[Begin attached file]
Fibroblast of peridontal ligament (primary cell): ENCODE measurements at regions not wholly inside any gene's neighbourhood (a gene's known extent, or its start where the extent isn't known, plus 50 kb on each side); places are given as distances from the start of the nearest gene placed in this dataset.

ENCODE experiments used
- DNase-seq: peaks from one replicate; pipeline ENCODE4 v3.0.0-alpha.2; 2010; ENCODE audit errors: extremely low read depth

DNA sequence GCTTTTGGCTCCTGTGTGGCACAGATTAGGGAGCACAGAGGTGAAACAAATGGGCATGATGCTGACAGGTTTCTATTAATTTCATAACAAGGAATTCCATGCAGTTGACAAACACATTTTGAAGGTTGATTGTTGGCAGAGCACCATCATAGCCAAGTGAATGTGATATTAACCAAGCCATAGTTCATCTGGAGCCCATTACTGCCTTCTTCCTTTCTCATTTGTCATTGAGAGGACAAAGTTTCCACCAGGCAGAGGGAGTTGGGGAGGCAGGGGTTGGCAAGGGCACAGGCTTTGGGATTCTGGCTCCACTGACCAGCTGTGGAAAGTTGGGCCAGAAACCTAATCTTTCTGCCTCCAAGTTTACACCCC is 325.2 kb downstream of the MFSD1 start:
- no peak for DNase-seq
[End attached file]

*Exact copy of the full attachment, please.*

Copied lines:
Fibroblast of peridontal ligament (primary cell): ENCODE measurements at regions not wholly inside any gene's neighbourhood (a gene's known extent, or its start where the extent isn't known, plus 50 kb on each side); places are given as distances from the start of the nearest gene placed in this dataset.

ENCODE experiments used
- DNase-seq: peaks from one replicate; pipeline ENCODE4 v3.0.0-alpha.2; 2010; ENCODE audit errors: extremely low read depth

DNA sequence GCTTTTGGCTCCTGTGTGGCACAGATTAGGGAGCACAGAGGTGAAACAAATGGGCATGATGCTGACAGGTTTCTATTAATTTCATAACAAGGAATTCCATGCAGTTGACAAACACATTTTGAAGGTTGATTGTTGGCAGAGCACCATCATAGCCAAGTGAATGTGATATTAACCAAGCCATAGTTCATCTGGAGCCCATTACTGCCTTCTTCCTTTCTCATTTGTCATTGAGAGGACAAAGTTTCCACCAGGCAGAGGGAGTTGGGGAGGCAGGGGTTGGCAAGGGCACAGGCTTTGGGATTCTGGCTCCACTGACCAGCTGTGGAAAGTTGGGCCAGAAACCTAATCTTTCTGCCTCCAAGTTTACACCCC is 325.2 kb downstream of the MFSD1 start:
- no peak for DNase-seq